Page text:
Or maybe it is something even more concerning.

Why are the government lawyers working on “Stonewall Law”?

Perhaps the drafters were not just confused, or frightened. Perhaps they are exponents of “Stonewall Law” actively trying to erase sex based language from legislation before legislators even see it?

In 2019 the Office of the Parliamentary Counsel (responsible for drafting laws) and the Government Legal Department, responsible for advising the government on the law, collaborated with Interlaw Diversity Forum and Global Butterflies to produce a co-branded guide on “gender neutral drafting” for lawyers. The Guide bears © Crown copyright but I cannot find it on the .gov website. The Government Legal Department is also a Stonewall Champion.

This UK Government/Interlaw/Global Butterflies guide on gender neutral drafting has a different aim than that stated by Jack Straw when the policy was established; recognising equality between men and women. Instead it aims to promote “inclusion across the gender identity spectrum”.

Interlaw Diversity Forum is a private group that helps law firms improve their rating on Stonewall’s Equality Index . Global Butterflies is a “Corporate Trans & Non-binary Inclusion Training & Consultancy” which promotes the same approach. Neither of them show any sign of considering whether the inclusion policies they recommend to employers (including allowing males into the category and spaces for women and avoiding recognising sex) might lead to discrimination indirect against female staff, religious staff, disabled staff or any other group. Their only concern is that everyone must be forced to validate gender identity.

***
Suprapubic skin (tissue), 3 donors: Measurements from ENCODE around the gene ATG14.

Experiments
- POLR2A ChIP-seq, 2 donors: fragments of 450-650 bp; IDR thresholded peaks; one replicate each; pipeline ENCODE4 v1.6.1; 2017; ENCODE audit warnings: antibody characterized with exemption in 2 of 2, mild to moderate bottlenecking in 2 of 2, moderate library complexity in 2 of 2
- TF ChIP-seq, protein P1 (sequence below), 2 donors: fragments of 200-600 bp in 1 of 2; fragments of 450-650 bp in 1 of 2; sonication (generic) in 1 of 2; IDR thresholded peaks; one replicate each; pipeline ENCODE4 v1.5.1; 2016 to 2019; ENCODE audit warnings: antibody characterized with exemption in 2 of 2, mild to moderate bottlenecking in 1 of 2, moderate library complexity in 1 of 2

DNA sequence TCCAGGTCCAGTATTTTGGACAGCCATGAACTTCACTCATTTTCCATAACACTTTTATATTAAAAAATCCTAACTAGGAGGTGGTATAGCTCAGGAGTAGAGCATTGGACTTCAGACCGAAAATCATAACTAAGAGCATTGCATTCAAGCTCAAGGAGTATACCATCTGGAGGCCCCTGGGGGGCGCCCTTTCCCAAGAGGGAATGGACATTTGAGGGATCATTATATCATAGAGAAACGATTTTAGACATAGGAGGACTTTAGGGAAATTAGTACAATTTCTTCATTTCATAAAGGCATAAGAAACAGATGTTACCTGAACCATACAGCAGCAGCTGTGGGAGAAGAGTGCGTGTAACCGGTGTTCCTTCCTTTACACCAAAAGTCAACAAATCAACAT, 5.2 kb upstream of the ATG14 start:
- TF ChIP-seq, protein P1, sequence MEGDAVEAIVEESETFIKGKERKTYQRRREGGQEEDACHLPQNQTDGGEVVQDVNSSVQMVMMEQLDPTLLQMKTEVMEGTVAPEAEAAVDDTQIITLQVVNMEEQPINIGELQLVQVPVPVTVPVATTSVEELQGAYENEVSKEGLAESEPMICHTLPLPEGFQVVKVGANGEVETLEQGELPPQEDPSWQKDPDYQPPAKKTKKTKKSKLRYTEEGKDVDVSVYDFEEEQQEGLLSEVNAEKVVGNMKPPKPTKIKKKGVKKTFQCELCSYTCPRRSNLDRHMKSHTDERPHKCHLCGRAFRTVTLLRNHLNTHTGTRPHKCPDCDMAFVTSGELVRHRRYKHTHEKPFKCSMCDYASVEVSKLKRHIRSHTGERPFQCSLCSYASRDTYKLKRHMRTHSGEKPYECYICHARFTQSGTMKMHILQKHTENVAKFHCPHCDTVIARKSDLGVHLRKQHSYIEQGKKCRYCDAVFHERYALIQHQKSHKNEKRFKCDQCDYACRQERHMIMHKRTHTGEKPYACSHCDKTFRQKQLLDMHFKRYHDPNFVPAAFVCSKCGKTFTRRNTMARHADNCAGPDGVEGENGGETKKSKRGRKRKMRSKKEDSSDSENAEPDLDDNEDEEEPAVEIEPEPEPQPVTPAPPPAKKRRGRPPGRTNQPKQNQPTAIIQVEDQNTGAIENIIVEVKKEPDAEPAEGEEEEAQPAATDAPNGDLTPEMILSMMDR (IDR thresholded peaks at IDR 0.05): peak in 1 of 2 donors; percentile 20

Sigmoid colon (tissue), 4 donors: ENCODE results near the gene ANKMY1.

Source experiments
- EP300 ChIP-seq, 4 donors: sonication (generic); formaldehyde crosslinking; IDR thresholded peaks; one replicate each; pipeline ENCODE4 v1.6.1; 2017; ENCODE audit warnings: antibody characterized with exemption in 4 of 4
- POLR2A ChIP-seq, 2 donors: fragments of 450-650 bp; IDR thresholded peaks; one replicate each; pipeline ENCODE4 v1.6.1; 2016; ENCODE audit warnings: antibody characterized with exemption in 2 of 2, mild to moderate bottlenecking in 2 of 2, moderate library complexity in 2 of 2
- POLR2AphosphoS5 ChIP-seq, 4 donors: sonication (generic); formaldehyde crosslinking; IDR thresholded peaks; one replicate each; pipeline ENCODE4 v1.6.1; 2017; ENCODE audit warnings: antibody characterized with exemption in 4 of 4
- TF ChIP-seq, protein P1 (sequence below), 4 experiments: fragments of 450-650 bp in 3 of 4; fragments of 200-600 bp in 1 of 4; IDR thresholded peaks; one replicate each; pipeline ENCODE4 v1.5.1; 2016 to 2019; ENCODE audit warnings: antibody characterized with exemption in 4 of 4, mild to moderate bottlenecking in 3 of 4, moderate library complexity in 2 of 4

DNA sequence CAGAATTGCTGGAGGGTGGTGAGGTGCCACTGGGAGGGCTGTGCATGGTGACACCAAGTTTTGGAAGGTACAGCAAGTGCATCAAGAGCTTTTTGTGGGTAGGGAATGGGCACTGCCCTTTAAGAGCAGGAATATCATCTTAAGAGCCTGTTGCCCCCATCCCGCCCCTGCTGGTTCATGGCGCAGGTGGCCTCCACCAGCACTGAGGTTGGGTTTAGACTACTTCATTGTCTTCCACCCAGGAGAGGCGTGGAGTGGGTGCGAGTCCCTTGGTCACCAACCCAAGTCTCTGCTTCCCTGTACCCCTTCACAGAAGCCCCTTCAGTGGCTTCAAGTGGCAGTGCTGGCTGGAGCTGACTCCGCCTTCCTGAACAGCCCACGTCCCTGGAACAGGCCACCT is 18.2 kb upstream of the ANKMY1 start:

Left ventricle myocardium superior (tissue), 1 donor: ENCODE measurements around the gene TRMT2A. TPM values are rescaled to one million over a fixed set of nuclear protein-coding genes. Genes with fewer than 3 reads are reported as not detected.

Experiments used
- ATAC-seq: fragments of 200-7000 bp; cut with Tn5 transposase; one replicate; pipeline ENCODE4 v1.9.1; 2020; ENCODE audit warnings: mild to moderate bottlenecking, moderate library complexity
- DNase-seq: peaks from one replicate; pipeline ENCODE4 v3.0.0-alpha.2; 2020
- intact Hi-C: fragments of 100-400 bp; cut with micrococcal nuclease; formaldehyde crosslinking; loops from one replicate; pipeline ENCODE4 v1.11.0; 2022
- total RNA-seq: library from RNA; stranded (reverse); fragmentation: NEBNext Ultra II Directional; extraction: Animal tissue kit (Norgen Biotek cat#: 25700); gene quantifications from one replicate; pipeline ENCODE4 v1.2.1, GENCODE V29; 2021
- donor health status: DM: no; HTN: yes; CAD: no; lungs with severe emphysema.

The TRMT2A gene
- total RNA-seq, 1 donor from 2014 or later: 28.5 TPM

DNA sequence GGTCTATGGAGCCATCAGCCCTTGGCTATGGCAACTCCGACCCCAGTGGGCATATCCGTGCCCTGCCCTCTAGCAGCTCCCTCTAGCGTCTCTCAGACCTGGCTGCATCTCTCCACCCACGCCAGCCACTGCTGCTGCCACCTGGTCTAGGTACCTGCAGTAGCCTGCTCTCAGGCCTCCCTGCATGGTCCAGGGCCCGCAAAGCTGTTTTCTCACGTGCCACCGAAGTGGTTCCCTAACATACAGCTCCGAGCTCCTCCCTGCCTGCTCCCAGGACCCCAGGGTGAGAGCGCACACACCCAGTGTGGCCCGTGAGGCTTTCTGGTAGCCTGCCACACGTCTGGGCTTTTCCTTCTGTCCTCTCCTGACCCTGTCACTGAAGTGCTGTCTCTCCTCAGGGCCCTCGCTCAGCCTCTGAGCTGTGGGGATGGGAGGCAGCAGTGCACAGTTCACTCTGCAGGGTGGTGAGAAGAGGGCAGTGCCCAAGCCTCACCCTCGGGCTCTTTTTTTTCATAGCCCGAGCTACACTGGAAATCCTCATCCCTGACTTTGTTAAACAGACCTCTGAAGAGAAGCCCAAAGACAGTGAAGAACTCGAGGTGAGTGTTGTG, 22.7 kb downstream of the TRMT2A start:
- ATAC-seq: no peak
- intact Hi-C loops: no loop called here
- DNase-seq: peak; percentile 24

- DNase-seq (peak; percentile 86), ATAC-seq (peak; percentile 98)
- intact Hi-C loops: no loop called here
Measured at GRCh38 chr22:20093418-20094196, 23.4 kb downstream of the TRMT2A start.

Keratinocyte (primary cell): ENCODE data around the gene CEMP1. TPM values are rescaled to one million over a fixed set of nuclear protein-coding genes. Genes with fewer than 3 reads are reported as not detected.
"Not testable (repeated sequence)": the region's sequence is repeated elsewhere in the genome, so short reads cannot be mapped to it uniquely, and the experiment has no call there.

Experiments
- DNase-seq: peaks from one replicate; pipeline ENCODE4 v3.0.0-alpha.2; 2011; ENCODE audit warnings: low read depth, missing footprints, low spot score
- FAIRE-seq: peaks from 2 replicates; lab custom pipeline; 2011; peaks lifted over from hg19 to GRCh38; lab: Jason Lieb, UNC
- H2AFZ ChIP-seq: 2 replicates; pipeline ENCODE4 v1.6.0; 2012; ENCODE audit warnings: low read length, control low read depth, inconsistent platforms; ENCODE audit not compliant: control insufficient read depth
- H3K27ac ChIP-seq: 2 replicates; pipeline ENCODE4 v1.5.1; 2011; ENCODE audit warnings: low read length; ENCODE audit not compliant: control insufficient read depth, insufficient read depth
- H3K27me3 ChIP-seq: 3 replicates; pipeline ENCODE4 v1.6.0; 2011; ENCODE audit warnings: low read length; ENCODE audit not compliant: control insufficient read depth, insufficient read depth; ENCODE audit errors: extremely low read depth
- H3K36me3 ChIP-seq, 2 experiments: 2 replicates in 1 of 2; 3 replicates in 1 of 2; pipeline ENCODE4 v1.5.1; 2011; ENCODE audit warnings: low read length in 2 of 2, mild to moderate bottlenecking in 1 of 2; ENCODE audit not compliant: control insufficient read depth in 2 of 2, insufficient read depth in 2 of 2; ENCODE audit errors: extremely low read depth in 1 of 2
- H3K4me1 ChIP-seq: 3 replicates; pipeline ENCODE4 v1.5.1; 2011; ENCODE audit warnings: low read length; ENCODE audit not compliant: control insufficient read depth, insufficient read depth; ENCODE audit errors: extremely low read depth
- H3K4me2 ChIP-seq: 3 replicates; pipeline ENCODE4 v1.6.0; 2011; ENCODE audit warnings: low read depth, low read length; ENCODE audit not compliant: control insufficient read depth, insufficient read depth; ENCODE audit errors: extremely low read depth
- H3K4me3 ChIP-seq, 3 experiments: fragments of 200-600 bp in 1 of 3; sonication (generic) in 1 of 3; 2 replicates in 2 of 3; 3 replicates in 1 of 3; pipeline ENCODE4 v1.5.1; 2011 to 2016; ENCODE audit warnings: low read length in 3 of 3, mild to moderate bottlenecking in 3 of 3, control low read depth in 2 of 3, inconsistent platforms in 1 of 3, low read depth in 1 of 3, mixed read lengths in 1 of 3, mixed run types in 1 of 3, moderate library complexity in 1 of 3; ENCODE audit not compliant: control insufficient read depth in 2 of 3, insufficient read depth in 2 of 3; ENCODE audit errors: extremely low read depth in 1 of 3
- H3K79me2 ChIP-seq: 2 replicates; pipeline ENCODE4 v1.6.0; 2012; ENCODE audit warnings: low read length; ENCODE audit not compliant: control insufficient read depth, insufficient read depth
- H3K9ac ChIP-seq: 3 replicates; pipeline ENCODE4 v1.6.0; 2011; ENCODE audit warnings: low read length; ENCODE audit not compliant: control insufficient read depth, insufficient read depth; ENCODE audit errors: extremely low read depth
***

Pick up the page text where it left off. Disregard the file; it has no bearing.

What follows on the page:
The world according to Global Butterflies

“Stonewall law” takes issue with any use of sex-specific terms, as Barrister Naomi Cunningham writes, Stonewall’s feedback to one client was that the language of their HR policies was not inclusive enough because:

“use of Mother and Father has not been explicitly stated as inclusive of all trans identities. We would recommend using a gender neutral term, such as ‘parent who has given birth’ or ‘new mothers and other pregnant employees’…

The Parliamentary Counsel/ Government Legal Office branded publication states that it is based on the official guidance. But it doesn’t reproduce it faithfully. It provides a slight but significant alternative formulation:

Spot the difference?

The distinction “for a person who is not necessarily of that gender” [i.e. sex]is absent.

This edit changes it from a position of “gender neutrality” in situations where the sex of the person doesn’t matter, to erasing sex where it matters and replacing it with the idea of a spectrum of gender identities.